Friday, 11 May 2012

PAUL McCARTNEY & The Tudor Minstrels

In the autumn of 1966 the Beatles had just finished touring, Revolver was in the shops, and the boys were having a break. George was getting to grips with the sitar in India, John was filming How I Won The War in Spain, Ringo was knocking around (and visiting John on set), and Paul was setting up house in St. John's Wood, as well as immersing himself in London's underground. He'd also let NEMS know that he would like to write some film music, so when the opportunity arose to compose for the comedy drama The Family Way, he brewed up a couple of tunes - the strident Theme From The Family Way and the pretty Love In The Open Air (click here to hear it). They were duly arranged by George Martin and recorded by studio musicians in time for a soundtrack album to appear on Decca in December. Having assured Martin that they had no intention of extracting a 45, Decca cheekily did just that, crediting it to The Tudor Minstrels (a nod to the Boulting Brothers' company, Tudor Films). By this time Martin had recorded different versions of both tracks to be released on United Artists, so the singles ended up competing with each other. Hey-ho, both flopped, as did the LP.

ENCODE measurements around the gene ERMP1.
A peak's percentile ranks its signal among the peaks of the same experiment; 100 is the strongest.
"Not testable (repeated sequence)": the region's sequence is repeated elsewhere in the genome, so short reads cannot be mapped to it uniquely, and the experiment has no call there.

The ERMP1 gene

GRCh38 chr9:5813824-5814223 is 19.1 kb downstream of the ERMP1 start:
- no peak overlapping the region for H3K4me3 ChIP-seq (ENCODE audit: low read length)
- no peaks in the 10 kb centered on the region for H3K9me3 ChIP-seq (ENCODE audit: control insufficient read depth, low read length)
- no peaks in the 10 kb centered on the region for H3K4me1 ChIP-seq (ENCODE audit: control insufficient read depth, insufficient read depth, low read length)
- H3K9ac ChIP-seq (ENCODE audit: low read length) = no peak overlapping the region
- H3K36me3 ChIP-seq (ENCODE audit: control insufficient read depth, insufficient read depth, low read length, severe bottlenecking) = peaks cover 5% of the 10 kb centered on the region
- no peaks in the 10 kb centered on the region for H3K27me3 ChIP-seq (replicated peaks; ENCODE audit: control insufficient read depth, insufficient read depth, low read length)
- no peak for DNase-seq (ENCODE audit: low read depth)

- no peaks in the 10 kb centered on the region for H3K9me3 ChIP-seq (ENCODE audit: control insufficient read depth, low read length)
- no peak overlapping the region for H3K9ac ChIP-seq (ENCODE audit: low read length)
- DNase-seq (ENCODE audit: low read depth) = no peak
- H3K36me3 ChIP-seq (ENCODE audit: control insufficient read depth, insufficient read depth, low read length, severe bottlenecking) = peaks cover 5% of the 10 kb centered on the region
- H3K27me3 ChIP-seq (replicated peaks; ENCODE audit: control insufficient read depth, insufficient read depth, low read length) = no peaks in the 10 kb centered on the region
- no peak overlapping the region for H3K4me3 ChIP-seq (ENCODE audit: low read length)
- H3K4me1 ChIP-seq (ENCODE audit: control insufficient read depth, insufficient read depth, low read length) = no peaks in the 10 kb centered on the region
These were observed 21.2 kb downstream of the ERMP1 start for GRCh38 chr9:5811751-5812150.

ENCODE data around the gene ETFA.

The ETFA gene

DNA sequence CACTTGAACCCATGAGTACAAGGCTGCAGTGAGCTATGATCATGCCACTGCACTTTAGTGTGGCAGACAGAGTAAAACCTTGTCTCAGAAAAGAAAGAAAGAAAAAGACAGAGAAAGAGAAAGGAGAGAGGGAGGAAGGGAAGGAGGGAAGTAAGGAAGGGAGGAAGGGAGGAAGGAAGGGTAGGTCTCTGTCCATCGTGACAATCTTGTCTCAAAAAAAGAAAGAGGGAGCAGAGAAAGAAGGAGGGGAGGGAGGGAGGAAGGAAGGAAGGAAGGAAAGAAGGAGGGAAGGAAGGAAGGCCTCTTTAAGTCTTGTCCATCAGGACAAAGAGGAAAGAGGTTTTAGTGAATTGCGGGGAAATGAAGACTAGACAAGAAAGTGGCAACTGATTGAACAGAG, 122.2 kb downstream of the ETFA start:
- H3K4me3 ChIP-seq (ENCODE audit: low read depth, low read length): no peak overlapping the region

The Tudor Minstrels disc certainly makes for pleasant listening, and can be called the first solo musical project by a Beatle (albeit not actually featuring one). It carries sole writing credits for Paul, even though John helped with Love In The Open Air. Incidentally, the 45 that UA released in October 1967 to tie in with How I Won The War doesn't feature any Lennon involvement, despite being credited to his character in the film.

Here's the full story behind Paul's work on The Family Way:


Also on December 24th 1966, Eric Clapton reviewed the Tudor Minstrels' 45 thus (as part of Melody Maker's weekly Blind Date feature):

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